Following the series of devastating earthquakes, tsunami and landslides on 28 September in Indonesia, the death toll has risen to 2,010, with around 10,700 seriously injured and nearly 700 still reported missing, according to United Nations agencies on Tuesday.
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Nigeria floods: Guterres ‘deeply saddened’ by loss of life and rising need
With over 826,000 people affected by heavy flooding affecting most of Nigeria, humanitarian agencies continue to step up efforts to provide life-saving assistance, especially basic medical care, which is essential to prevent disastrous epidemics.
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Disasters: UN report shows climate change causing ‘dramatic rise’ in economic losses
The findings, published by the UN Office for Disaster Risk Reduction (UNISDR), also show that people in low- and middle-income countries are seven times more likely to die from natural disasters than those in developed nations.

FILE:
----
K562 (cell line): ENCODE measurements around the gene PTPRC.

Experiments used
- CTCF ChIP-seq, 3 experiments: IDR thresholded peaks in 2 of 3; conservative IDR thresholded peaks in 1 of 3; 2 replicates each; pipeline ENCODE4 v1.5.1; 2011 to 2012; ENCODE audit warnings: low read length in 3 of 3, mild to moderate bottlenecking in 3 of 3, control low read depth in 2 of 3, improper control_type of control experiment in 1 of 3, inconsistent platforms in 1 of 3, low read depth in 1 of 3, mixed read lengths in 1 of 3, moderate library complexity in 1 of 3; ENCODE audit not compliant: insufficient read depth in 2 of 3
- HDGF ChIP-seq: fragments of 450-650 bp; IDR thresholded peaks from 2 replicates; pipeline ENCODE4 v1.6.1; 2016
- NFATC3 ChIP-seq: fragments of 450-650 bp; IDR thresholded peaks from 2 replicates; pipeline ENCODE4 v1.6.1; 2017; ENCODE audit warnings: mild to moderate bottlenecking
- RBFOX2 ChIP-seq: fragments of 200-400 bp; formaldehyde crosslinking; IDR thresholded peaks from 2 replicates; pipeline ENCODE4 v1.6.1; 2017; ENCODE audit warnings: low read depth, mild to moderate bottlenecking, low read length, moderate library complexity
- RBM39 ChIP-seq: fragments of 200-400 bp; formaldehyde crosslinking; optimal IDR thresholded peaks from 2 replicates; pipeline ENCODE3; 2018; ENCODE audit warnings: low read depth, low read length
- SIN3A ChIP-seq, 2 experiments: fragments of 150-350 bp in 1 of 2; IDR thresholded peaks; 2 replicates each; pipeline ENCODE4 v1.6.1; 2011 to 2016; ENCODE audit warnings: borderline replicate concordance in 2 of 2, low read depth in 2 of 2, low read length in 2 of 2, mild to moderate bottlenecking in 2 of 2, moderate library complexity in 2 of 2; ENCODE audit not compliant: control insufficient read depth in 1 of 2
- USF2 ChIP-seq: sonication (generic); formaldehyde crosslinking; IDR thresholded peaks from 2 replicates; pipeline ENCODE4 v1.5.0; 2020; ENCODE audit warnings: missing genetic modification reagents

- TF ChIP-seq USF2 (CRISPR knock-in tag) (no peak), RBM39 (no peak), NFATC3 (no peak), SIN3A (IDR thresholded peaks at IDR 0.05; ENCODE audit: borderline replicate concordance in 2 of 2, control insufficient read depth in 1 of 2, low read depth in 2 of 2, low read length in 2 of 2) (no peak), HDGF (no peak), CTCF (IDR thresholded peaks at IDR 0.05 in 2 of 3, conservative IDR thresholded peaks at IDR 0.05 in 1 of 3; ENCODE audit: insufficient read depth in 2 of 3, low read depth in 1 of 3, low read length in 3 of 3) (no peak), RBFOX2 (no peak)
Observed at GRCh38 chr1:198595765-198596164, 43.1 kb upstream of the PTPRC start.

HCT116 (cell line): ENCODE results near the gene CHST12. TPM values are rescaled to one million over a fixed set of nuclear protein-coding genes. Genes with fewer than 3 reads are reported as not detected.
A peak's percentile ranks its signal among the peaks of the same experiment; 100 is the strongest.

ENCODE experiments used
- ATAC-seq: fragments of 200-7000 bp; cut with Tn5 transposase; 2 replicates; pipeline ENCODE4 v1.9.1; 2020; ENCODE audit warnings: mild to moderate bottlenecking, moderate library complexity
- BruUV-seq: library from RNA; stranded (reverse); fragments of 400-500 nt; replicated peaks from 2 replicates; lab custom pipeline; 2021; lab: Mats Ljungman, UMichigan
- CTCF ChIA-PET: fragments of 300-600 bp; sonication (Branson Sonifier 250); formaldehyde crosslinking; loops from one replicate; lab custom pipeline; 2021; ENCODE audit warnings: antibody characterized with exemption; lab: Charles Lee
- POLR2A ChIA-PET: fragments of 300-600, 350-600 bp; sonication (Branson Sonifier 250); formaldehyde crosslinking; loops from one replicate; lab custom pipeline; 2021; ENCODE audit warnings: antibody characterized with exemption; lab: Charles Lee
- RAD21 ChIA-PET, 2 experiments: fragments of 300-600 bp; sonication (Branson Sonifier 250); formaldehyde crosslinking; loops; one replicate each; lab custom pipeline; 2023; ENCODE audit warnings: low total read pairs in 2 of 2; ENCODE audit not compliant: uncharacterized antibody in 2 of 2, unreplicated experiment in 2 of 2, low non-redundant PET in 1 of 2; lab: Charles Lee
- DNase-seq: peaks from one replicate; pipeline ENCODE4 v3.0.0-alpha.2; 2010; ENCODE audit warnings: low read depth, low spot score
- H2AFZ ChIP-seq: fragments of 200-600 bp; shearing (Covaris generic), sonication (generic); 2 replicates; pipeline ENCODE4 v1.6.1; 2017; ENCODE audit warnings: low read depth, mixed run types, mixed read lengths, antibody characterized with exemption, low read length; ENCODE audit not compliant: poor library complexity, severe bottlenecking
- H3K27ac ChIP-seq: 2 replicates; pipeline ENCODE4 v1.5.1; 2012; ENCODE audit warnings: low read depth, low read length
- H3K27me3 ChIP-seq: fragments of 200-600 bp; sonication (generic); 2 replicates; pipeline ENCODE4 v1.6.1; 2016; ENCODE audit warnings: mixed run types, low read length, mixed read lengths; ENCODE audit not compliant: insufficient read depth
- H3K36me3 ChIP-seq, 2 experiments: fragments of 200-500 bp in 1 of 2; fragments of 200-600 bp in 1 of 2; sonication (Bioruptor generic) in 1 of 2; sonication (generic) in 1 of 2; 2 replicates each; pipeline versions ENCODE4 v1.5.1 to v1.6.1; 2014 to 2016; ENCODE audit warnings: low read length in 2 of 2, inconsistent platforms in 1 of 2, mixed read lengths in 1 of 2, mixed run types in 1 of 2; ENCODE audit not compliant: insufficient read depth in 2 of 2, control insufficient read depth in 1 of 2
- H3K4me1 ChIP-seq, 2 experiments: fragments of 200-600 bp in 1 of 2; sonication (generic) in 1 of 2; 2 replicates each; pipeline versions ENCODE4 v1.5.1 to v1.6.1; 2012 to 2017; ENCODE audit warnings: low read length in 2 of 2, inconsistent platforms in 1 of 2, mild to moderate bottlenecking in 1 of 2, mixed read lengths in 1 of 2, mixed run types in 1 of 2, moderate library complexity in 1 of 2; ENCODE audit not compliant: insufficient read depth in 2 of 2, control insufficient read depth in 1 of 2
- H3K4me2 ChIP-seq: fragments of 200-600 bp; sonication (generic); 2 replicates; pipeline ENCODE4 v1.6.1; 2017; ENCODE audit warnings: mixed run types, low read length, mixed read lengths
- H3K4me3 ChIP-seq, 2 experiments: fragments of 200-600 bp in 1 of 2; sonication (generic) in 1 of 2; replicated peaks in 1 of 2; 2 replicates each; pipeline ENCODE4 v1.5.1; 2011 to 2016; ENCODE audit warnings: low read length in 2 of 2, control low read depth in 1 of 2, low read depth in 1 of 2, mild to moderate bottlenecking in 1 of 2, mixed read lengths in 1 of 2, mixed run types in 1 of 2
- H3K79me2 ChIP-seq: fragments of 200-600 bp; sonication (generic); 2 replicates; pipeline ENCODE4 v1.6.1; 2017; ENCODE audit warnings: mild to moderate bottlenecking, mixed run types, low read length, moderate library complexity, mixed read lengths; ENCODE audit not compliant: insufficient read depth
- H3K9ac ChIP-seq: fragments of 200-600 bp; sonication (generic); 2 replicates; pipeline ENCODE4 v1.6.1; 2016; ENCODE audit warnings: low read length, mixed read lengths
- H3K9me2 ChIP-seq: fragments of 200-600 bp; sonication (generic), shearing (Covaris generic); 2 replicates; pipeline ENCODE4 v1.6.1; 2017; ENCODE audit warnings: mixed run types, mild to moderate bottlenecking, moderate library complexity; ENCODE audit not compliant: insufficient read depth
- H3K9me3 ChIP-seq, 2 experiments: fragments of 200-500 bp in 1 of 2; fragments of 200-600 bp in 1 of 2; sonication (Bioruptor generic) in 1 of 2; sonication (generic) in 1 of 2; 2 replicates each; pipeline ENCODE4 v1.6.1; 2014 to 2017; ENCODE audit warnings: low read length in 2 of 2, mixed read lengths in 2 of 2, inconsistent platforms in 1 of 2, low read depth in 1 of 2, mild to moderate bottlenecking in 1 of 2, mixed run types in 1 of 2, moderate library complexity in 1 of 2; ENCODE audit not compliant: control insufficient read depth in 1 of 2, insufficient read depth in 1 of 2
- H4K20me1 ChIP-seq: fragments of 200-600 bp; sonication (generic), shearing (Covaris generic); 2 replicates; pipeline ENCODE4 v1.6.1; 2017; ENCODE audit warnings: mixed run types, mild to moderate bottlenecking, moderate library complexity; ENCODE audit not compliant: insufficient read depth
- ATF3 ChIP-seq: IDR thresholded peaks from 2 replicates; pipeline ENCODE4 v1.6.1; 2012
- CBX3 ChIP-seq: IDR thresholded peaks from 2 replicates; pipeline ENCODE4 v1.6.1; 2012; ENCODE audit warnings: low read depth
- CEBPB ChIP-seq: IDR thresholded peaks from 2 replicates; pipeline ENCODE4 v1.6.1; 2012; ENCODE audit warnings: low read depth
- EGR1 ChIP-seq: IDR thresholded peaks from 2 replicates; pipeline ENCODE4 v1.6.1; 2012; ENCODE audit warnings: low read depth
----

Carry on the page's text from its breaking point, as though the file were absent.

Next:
“This puts a big emphasis on the need to…make sure that we curb greenhouse gas emissions,” said Ricardo Mena, UNISDR chief, in charge of implementing the Sendai Framework.
This puts a big emphasis on the need to…make sure that we curb greenhouse gas emissions – Ricardo Mena, UNISDR chief
Failing to do this, risks letting climate-related hazards get out of control, he told journalists in Geneva, before calling for greater investment in disaster risk-reduction measures, “so that we do not allow for countries to create new risk”.
In terms of the impact of disasters on the global economy between 1998 and 2017, affected countries reported direct losses of $2.908 trillion. That’s more than twice what was lost in the previous two decades.
Illustrating the growing threat from climate change, extreme weather events now account for 77 per cent of total economic losses, $2.245 trillion, the report notes.
This represents a “dramatic rise” of 151 per cent compared with losses reported between 1978 and 1997, which amounted to $895 billion.
Poorer countries most vulnerable, worst-hit
The increased vulnerability of poorer countries to disasters is illustrated by the fact that, in the last 20 years, only one officially high-income territory – the island of Puerto Rico – has featured in a league table of the top 10 economic losses as a percentage of gross domestic product (GDP).